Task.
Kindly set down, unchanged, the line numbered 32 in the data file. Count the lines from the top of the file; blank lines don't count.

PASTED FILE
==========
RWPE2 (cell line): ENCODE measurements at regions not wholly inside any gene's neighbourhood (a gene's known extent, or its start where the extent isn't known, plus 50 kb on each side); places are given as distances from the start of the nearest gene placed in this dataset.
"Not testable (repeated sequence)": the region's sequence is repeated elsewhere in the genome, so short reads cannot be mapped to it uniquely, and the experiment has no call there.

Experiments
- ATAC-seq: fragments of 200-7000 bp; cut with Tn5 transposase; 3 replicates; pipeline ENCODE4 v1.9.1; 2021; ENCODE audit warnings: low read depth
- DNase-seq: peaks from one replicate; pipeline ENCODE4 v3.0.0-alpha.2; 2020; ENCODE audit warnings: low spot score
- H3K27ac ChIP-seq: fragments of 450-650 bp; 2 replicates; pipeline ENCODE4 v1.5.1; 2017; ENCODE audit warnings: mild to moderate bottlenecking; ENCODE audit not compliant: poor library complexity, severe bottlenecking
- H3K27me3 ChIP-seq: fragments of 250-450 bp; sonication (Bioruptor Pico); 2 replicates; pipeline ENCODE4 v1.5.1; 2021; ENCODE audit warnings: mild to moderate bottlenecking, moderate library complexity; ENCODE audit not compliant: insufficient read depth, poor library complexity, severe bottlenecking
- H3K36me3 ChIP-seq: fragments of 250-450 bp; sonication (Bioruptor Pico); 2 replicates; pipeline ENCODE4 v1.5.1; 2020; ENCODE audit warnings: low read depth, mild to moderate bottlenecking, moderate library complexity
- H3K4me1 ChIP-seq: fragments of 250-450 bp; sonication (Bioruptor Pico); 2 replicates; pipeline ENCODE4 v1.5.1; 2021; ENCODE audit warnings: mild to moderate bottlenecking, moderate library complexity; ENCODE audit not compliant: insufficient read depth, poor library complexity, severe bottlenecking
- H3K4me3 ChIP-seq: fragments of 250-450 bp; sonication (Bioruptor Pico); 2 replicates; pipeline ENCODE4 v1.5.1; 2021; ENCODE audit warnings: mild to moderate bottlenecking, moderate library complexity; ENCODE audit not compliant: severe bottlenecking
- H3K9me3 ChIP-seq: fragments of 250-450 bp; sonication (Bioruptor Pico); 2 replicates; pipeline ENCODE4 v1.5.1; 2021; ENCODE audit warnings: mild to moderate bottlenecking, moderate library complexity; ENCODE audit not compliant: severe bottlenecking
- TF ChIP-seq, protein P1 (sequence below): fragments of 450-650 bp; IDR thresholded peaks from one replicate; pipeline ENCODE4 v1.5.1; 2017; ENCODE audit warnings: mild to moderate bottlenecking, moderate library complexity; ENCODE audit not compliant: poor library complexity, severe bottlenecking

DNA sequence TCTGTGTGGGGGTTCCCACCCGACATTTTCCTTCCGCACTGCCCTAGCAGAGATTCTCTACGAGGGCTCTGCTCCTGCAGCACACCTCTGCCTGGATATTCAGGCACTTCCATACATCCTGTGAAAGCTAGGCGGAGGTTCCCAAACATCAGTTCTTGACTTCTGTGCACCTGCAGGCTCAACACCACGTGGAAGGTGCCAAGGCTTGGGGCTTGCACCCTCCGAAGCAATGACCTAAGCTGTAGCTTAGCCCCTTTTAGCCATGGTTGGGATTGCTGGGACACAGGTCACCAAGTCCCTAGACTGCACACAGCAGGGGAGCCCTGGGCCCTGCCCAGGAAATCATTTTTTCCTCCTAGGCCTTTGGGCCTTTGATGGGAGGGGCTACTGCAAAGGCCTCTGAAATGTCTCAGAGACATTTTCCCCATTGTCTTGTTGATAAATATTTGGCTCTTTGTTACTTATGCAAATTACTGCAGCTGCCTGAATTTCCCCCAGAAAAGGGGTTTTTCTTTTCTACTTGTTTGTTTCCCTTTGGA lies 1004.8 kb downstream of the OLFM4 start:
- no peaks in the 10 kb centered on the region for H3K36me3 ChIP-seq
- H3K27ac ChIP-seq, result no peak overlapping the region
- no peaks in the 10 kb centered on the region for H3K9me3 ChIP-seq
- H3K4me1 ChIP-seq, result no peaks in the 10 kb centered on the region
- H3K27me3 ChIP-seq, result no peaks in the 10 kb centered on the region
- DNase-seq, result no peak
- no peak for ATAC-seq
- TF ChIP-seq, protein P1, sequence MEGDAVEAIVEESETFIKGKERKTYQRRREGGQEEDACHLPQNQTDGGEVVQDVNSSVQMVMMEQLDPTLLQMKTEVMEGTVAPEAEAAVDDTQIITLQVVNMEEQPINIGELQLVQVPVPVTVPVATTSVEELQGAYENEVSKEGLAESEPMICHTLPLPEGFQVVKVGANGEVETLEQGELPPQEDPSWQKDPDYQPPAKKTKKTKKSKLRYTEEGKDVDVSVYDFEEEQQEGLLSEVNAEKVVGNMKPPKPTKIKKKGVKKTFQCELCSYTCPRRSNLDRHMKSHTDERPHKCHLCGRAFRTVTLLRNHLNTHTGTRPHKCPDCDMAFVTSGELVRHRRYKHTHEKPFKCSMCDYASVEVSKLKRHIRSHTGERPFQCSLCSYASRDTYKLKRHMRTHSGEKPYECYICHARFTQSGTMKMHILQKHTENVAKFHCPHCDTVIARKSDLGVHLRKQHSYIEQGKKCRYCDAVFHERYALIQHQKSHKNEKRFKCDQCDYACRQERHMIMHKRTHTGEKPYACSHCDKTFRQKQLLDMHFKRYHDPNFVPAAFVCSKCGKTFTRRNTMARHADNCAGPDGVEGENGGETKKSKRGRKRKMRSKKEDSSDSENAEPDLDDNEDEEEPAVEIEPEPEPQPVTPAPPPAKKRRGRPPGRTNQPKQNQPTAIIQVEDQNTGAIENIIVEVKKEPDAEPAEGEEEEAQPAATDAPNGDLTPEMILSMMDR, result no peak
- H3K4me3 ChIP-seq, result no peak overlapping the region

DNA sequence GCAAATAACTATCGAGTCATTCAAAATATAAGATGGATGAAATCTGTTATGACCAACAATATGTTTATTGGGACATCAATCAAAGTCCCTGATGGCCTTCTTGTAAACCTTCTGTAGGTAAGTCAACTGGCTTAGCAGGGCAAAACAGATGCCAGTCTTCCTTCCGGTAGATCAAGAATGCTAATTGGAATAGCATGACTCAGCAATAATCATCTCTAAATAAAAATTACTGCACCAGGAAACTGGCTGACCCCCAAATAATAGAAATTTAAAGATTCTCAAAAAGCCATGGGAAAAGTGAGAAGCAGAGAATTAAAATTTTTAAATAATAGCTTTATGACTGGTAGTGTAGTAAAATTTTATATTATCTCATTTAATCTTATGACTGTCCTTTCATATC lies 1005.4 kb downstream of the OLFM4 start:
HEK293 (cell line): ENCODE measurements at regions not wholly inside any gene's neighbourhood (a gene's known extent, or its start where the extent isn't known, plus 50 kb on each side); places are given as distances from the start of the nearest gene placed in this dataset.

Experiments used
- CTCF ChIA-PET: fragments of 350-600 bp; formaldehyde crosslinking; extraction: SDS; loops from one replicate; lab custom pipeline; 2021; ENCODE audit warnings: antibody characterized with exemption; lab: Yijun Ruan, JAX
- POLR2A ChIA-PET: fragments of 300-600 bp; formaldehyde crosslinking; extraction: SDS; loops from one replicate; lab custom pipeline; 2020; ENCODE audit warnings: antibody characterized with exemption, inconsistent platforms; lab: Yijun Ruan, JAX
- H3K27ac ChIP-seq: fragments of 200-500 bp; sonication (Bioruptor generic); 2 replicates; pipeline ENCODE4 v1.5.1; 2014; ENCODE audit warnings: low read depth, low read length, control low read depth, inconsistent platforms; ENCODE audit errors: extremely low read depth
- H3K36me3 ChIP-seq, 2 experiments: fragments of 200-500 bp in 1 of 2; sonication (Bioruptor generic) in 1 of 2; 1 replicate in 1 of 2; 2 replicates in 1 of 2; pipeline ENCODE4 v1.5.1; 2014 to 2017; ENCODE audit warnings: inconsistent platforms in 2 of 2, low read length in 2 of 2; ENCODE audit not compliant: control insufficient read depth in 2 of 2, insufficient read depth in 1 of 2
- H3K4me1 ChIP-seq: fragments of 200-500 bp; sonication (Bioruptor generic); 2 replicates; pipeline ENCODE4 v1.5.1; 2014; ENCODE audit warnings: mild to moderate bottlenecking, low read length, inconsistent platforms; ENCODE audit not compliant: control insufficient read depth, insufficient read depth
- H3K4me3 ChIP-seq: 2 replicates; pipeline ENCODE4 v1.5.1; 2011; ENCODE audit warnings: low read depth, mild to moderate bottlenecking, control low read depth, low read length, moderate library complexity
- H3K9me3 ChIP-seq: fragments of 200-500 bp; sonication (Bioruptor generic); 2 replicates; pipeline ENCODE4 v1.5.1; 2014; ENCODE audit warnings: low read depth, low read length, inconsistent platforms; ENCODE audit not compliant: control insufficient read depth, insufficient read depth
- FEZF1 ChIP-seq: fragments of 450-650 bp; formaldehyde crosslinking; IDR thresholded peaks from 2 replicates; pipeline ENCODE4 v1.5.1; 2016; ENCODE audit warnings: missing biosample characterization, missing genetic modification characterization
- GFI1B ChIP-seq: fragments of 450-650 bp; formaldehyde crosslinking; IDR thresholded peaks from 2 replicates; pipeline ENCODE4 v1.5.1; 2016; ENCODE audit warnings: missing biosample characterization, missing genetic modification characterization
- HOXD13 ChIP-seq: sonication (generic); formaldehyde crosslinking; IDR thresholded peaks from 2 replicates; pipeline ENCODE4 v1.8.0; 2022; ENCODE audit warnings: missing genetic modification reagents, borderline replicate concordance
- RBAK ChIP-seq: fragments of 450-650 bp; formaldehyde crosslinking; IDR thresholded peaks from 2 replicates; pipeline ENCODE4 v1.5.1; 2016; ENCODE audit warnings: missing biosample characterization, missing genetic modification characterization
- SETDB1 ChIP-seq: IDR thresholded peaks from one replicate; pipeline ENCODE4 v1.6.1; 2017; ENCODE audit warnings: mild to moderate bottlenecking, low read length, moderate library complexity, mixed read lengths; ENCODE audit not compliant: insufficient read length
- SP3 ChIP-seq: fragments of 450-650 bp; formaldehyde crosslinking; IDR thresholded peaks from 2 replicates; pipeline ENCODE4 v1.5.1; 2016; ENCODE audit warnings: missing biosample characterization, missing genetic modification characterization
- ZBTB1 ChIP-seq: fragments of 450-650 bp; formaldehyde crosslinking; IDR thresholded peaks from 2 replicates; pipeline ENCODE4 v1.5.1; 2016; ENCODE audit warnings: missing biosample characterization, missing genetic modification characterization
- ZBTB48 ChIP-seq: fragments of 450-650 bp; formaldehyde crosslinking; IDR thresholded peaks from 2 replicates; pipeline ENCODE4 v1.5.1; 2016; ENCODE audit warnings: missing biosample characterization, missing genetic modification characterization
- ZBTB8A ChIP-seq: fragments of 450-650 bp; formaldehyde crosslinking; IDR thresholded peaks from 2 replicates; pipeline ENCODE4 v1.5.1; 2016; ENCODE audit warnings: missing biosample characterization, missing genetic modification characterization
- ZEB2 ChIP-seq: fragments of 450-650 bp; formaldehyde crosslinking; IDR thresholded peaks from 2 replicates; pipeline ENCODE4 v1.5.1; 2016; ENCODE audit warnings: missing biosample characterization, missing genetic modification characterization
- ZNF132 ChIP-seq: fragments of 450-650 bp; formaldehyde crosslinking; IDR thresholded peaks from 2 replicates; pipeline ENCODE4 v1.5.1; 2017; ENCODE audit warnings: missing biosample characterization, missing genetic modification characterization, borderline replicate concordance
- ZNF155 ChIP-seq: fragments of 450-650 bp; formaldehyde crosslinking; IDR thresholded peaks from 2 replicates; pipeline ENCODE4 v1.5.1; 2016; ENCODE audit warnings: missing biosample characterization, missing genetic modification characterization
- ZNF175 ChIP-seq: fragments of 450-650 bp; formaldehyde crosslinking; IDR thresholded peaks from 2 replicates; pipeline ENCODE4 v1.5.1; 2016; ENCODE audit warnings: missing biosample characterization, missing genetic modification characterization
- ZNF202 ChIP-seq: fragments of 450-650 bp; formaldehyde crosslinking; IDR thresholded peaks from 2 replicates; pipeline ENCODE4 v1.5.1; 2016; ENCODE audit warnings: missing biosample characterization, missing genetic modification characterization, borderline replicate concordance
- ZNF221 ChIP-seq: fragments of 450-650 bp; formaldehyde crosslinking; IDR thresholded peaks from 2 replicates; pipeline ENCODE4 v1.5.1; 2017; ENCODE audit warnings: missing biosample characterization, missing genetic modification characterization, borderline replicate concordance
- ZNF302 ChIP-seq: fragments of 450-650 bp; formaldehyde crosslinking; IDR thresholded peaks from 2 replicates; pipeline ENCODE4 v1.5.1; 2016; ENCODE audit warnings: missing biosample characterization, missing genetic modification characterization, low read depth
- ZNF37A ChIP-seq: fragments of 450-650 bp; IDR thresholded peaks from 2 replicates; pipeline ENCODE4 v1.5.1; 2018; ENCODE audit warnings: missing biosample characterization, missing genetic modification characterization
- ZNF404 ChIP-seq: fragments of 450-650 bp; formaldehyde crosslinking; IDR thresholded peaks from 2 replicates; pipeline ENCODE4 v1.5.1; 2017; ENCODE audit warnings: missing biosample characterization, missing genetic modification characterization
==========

- H3K9me3 ChIP-seq: fragments of 200-500 bp; sonication (Bioruptor generic); 2 replicates; pipeline ENCODE4 v1.5.1; 2014; ENCODE audit warnings: low read depth, low read length, inconsistent platforms; ENCODE audit not compliant: control insufficient read depth, insufficient read depth